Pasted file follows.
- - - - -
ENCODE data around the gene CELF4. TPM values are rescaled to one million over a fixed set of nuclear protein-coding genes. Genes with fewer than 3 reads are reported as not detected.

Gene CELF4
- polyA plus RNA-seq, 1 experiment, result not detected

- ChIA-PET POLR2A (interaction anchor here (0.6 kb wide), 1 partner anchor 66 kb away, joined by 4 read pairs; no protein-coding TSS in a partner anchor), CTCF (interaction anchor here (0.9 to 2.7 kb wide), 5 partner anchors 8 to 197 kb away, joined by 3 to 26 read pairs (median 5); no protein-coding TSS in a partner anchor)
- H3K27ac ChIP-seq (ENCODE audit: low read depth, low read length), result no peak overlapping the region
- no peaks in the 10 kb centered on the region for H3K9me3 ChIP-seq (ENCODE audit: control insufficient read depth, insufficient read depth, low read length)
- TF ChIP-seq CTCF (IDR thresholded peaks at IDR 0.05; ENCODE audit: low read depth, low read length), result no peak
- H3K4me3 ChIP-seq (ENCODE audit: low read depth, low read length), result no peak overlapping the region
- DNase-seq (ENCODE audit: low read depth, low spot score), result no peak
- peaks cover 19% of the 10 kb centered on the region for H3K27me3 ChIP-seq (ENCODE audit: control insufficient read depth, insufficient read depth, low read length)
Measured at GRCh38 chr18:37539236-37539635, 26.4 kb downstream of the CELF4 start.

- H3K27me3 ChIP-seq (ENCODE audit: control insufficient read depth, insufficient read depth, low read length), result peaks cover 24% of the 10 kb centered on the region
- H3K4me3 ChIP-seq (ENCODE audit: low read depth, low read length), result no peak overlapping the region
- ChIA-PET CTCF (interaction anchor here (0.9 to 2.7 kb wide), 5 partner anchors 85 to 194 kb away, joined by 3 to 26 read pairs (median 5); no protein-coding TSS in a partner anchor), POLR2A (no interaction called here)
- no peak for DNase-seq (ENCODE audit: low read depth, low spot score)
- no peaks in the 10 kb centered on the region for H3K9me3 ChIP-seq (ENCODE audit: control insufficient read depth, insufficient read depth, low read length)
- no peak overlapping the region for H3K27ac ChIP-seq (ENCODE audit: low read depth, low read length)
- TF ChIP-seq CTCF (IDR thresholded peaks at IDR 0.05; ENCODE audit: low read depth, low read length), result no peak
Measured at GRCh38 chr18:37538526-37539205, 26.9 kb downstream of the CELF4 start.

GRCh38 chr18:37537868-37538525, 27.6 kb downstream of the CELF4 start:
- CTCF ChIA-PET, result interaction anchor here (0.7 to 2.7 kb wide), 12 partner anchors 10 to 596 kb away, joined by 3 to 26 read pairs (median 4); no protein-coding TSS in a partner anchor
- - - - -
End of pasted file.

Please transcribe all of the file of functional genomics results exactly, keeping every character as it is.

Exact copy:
ENCODE data around the gene CELF4. TPM values are rescaled to one million over a fixed set of nuclear protein-coding genes. Genes with fewer than 3 reads are reported as not detected.

Gene CELF4
- polyA plus RNA-seq, 1 experiment, result not detected

- ChIA-PET POLR2A (interaction anchor here (0.6 kb wide), 1 partner anchor 66 kb away, joined by 4 read pairs; no protein-coding TSS in a partner anchor), CTCF (interaction anchor here (0.9 to 2.7 kb wide), 5 partner anchors 8 to 197 kb away, joined by 3 to 26 read pairs (median 5); no protein-coding TSS in a partner anchor)
- H3K27ac ChIP-seq (ENCODE audit: low read depth, low read length), result no peak overlapping the region
- no peaks in the 10 kb centered on the region for H3K9me3 ChIP-seq (ENCODE audit: control insufficient read depth, insufficient read depth, low read length)
- TF ChIP-seq CTCF (IDR thresholded peaks at IDR 0.05; ENCODE audit: low read depth, low read length), result no peak
- H3K4me3 ChIP-seq (ENCODE audit: low read depth, low read length), result no peak overlapping the region
- DNase-seq (ENCODE audit: low read depth, low spot score), result no peak
- peaks cover 19% of the 10 kb centered on the region for H3K27me3 ChIP-seq (ENCODE audit: control insufficient read depth, insufficient read depth, low read length)
Measured at GRCh38 chr18:37539236-37539635, 26.4 kb downstream of the CELF4 start.

- H3K27me3 ChIP-seq (ENCODE audit: control insufficient read depth, insufficient read depth, low read length), result peaks cover 24% of the 10 kb centered on the region
- H3K4me3 ChIP-seq (ENCODE audit: low read depth, low read length), result no peak overlapping the region
- ChIA-PET CTCF (interaction anchor here (0.9 to 2.7 kb wide), 5 partner anchors 85 to 194 kb away, joined by 3 to 26 read pairs (median 5); no protein-coding TSS in a partner anchor), POLR2A (no interaction called here)
- no peak for DNase-seq (ENCODE audit: low read depth, low spot score)
- no peaks in the 10 kb centered on the region for H3K9me3 ChIP-seq (ENCODE audit: control insufficient read depth, insufficient read depth, low read length)
- no peak overlapping the region for H3K27ac ChIP-seq (ENCODE audit: low read depth, low read length)
- TF ChIP-seq CTCF (IDR thresholded peaks at IDR 0.05; ENCODE audit: low read depth, low read length), result no peak
Measured at GRCh38 chr18:37538526-37539205, 26.9 kb downstream of the CELF4 start.

GRCh38 chr18:37537868-37538525, 27.6 kb downstream of the CELF4 start:
- CTCF ChIA-PET, result interaction anchor here (0.7 to 2.7 kb wide), 12 partner anchors 10 to 596 kb away, joined by 3 to 26 read pairs (median 4); no protein-coding TSS in a partner anchor